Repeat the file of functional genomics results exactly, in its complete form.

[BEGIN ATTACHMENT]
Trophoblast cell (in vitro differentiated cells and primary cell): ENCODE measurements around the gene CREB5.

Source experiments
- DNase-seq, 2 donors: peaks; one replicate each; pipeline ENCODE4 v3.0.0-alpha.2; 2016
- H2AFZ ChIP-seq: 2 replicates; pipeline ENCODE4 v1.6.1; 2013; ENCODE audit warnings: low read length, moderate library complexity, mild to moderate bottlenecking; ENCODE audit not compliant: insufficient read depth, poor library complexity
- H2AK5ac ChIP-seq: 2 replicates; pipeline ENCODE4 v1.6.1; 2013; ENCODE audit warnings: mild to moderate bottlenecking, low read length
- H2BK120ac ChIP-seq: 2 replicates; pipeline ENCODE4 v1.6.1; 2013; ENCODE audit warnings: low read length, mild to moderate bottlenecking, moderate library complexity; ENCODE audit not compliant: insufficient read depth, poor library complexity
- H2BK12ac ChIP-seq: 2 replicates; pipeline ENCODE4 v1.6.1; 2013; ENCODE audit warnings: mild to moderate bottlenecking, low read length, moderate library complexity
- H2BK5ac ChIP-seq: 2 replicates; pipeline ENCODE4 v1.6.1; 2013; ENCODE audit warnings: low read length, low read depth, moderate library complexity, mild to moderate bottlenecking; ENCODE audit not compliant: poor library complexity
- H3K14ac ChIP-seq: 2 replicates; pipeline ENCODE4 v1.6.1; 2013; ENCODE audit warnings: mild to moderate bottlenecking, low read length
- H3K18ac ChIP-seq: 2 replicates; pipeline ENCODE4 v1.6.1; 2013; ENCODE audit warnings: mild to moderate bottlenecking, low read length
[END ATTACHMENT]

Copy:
Trophoblast cell (in vitro differentiated cells and primary cell): ENCODE measurements around the gene CREB5.

Source experiments
- DNase-seq, 2 donors: peaks; one replicate each; pipeline ENCODE4 v3.0.0-alpha.2; 2016
- H2AFZ ChIP-seq: 2 replicates; pipeline ENCODE4 v1.6.1; 2013; ENCODE audit warnings: low read length, moderate library complexity, mild to moderate bottlenecking; ENCODE audit not compliant: insufficient read depth, poor library complexity
- H2AK5ac ChIP-seq: 2 replicates; pipeline ENCODE4 v1.6.1; 2013; ENCODE audit warnings: mild to moderate bottlenecking, low read length
- H2BK120ac ChIP-seq: 2 replicates; pipeline ENCODE4 v1.6.1; 2013; ENCODE audit warnings: low read length, mild to moderate bottlenecking, moderate library complexity; ENCODE audit not compliant: insufficient read depth, poor library complexity
- H2BK12ac ChIP-seq: 2 replicates; pipeline ENCODE4 v1.6.1; 2013; ENCODE audit warnings: mild to moderate bottlenecking, low read length, moderate library complexity
- H2BK5ac ChIP-seq: 2 replicates; pipeline ENCODE4 v1.6.1; 2013; ENCODE audit warnings: low read length, low read depth, moderate library complexity, mild to moderate bottlenecking; ENCODE audit not compliant: poor library complexity
- H3K14ac ChIP-seq: 2 replicates; pipeline ENCODE4 v1.6.1; 2013; ENCODE audit warnings: mild to moderate bottlenecking, low read length
- H3K18ac ChIP-seq: 2 replicates; pipeline ENCODE4 v1.6.1; 2013; ENCODE audit warnings: mild to moderate bottlenecking, low read length